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Illustration: Rebecca Zisser/Axios

Daimler announced over $1 billion in job cuts over the next three years on Thursday, citing the costs of moving the company toward a more climate-friendly product line and meeting EU emissions targets.

Why it matters: The German auto behemoth's announcement is a sign of how the wider industry's movement toward electric vehicles and automated technology will be a bumpy ride.

  • "Daimler has been burning through cash in the past few months as it grapples with the cost of electrification," the Financial Times notes.
  • The company has various climate and EV goals, such as having plug-ins and full electrics comprising over 50% of Mercedes-Benz car sales by 2030.

The big picture: It also comes amid sluggish global auto sales. The company, at an investor presentation Thursday, cited "headwinds" from trade disputes and "overall economic uncertainty."

What they're saying: CEO Ola Källenius said that the company's metamorphosis will have a "negative impact" on earnings in 2020 and 2021.

  • "The expenditure needed to achieve the CO2 targets require comprehensive measures to increase efficiency in all areas of our company. This also includes streamlining our processes and structures," he said in a statement.

Quick take: U.S. automakers are hardly immune from the climate and EV-related forces that are acting on Daimler — pressures that would grow stronger if a Democrat wins the White House.

  • As Axios' Joann Muller pointed out during the now-ended strike at General Motors, that dispute was in part a sign of how automakers' traditional business models will have to change.

Go deeper: Electric vehicles see both gains and growing pains

Go deeper

16 mins ago - World

Report: "Clear evidence" China is committing genocide against Uyghurs

The scene in 2019 of a site believed to be a re-education camp where mostly Muslim ethnic minorities are detained, north of Kashgar in China's northwestern Xinjiang region. Photo: Greg Baker/AFP via Getty Images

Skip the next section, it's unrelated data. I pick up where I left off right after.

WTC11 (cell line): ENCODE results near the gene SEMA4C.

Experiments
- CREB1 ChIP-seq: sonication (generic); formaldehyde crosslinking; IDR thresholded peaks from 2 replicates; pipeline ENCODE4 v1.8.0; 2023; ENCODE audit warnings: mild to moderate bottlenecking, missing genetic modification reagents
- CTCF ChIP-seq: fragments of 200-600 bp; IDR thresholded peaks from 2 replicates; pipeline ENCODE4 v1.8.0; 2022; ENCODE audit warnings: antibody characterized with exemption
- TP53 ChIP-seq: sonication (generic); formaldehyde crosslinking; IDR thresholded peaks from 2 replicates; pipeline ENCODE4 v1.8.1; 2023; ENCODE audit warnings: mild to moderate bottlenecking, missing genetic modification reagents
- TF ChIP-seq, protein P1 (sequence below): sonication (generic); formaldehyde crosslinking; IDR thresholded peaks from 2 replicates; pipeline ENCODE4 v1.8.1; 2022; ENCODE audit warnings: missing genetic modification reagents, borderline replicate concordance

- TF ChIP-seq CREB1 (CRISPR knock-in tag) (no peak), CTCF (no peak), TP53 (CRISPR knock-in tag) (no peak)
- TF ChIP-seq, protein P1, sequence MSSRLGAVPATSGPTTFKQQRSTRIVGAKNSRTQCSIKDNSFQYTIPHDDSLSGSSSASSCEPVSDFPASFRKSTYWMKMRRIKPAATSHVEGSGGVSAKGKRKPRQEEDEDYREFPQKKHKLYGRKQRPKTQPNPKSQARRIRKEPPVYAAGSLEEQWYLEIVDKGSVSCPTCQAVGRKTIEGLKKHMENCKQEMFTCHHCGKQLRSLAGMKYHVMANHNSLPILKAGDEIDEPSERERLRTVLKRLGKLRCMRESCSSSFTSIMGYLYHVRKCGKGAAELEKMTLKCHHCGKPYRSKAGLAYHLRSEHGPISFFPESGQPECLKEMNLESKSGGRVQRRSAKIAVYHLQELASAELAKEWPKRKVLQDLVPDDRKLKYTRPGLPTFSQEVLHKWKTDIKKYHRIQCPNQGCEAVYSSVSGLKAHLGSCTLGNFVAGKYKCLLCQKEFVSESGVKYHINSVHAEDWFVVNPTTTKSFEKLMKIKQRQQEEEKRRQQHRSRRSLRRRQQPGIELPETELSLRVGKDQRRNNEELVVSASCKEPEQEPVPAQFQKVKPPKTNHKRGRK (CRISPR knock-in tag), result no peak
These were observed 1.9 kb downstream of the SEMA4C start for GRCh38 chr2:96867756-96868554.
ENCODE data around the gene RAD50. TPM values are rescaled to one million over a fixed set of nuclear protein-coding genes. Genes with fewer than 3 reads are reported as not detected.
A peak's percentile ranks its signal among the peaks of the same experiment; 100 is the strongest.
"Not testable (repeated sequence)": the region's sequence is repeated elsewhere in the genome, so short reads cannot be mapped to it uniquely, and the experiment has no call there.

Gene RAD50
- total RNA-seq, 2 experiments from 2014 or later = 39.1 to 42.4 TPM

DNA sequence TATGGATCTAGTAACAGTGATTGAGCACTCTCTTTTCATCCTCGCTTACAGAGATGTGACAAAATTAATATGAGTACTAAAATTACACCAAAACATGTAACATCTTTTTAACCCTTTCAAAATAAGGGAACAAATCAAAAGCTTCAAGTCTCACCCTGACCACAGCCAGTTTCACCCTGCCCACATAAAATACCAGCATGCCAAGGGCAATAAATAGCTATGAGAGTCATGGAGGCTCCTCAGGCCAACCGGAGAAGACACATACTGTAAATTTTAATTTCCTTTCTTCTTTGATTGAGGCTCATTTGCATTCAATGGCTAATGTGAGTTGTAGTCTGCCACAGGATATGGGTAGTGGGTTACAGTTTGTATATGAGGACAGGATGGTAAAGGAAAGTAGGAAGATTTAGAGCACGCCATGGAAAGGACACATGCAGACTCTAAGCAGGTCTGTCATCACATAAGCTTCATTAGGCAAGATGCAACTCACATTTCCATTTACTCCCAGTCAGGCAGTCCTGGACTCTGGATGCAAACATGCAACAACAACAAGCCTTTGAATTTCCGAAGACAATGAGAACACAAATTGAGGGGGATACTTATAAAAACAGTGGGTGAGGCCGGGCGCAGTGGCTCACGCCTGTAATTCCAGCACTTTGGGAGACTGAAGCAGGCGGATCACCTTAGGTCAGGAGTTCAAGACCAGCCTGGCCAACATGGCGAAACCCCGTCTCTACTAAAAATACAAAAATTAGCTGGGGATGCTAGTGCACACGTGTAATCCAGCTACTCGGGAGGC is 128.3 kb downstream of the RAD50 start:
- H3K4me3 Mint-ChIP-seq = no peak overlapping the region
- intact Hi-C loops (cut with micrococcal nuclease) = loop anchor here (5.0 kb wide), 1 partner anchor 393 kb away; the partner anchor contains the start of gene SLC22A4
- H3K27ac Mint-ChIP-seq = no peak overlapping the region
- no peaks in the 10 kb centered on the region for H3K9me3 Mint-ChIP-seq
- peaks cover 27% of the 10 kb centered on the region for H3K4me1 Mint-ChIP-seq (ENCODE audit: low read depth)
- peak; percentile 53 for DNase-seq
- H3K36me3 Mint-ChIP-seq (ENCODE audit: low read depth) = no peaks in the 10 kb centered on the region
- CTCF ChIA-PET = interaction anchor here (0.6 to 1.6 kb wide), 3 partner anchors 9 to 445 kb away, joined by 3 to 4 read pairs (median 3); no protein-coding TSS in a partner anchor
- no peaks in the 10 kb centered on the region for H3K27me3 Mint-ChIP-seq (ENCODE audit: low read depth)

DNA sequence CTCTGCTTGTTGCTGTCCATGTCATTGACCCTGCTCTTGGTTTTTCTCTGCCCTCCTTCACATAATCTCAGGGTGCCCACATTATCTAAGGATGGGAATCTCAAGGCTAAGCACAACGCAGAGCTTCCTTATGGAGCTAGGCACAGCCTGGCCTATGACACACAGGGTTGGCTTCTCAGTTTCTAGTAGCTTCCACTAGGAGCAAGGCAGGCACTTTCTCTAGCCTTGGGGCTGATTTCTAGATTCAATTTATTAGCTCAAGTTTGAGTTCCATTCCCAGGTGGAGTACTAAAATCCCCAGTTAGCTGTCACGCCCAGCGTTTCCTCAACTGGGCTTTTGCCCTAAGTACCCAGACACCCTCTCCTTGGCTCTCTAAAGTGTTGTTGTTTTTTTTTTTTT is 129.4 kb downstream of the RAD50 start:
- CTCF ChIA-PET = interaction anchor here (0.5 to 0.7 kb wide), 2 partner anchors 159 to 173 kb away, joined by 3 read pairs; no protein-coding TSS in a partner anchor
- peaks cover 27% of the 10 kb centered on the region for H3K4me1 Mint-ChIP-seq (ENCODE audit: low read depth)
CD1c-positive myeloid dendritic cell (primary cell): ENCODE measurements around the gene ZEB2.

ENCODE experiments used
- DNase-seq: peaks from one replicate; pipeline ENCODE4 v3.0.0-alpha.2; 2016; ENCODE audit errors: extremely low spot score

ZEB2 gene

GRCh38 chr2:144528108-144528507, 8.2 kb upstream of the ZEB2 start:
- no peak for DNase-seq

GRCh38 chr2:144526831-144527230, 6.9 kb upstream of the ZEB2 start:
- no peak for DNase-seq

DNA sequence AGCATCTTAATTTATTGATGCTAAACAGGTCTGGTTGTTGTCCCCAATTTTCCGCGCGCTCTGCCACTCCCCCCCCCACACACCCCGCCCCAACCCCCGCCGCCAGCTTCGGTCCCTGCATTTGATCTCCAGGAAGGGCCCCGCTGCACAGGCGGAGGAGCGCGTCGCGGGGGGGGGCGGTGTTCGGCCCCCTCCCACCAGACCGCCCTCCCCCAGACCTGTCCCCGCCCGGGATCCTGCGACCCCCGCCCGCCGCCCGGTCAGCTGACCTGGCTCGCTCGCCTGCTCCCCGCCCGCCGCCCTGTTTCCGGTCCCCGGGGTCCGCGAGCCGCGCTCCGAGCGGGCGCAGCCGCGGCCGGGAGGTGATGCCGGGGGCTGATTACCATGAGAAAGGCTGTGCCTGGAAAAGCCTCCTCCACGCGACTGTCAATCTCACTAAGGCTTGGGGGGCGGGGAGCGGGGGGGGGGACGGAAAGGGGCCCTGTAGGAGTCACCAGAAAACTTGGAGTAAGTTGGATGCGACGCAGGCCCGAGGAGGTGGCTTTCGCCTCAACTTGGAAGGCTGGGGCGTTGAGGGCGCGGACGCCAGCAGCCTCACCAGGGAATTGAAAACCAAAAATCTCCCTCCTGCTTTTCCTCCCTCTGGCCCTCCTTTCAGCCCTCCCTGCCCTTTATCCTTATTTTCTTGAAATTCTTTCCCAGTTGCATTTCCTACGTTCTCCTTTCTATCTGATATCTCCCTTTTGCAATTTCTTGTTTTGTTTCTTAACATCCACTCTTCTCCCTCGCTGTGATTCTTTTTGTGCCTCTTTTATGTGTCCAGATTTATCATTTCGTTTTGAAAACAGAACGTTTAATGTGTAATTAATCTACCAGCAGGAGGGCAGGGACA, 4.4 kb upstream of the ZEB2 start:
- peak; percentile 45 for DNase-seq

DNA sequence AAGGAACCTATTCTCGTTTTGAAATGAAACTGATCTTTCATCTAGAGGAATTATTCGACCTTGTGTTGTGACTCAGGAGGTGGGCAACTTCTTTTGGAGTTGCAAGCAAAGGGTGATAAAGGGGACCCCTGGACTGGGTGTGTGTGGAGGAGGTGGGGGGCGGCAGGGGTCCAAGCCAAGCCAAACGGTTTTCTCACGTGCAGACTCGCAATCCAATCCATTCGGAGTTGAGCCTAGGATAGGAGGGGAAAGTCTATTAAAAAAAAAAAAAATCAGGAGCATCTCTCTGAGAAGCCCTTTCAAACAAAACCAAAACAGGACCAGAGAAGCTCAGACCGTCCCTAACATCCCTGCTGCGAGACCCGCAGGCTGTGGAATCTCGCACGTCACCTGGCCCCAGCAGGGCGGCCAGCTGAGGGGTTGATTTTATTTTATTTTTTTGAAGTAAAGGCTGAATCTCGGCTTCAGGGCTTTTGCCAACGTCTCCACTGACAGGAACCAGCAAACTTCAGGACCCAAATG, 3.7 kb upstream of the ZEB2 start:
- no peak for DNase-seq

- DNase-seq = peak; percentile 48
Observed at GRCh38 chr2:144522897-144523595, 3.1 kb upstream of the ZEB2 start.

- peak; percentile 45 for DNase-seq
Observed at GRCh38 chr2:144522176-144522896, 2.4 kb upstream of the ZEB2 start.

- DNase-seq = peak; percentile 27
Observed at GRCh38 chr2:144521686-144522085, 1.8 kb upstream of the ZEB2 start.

Chinese authorities have breached "each and every act prohibited" under the UN Genocide Convention over the treatment of Uyghurs and other Muslim minorities in China's Xinjiang province, an independent report published Tuesday alleges.

Why it matters: D.C. think-tank the Newlines Institute for Strategy and Policy, which released the report, said in a statement the conclusions by dozens of experts in war crimes, human rights and international law are "clear and convincing": The ruling Chinese Communist Party bears responsibility.

Updated 2 hours ago - Technology

Twitter sues Texas AG Ken Paxton

Texas Attorney General Ken Paxton at February's Conservative Political Action Conference in Orlando, Florida. Photo: Joe Raedle/Getty Images

Twitter on Monday filed a lawsuit against Texas Attorney General Ken Paxton (R), saying that his office launched an investigation into the social media giant because it banned former President Trump from its platform.

Driving the news: Twitter is seeking to halt an investigation launched by Paxton into moderation practices by Big Tech firms including Twitter for what he called "the seemingly coordinated de-platforming of the President," days after they banned him following the Jan. 6 Capitol insurrection.

7 hours ago - Politics & Policy

Senate retirements could attract GOP troublemakers

Sen. Roy Blunt (R-Mo.). Photo: Jim Lo Scalzo/EPA/Bloomberg via Getty Images

Sen. Roy Blunt's retirement highlights the twin challenge facing Senate Republicans: finding good replacement candidates and avoiding a pathway for potential troublemakers to join their ranks.

Why it matters: While the midterm elections are supposed to be a boon to the party out of power, the recent run of retirements — which may not be over — is upending that assumption for the GOP in 2022.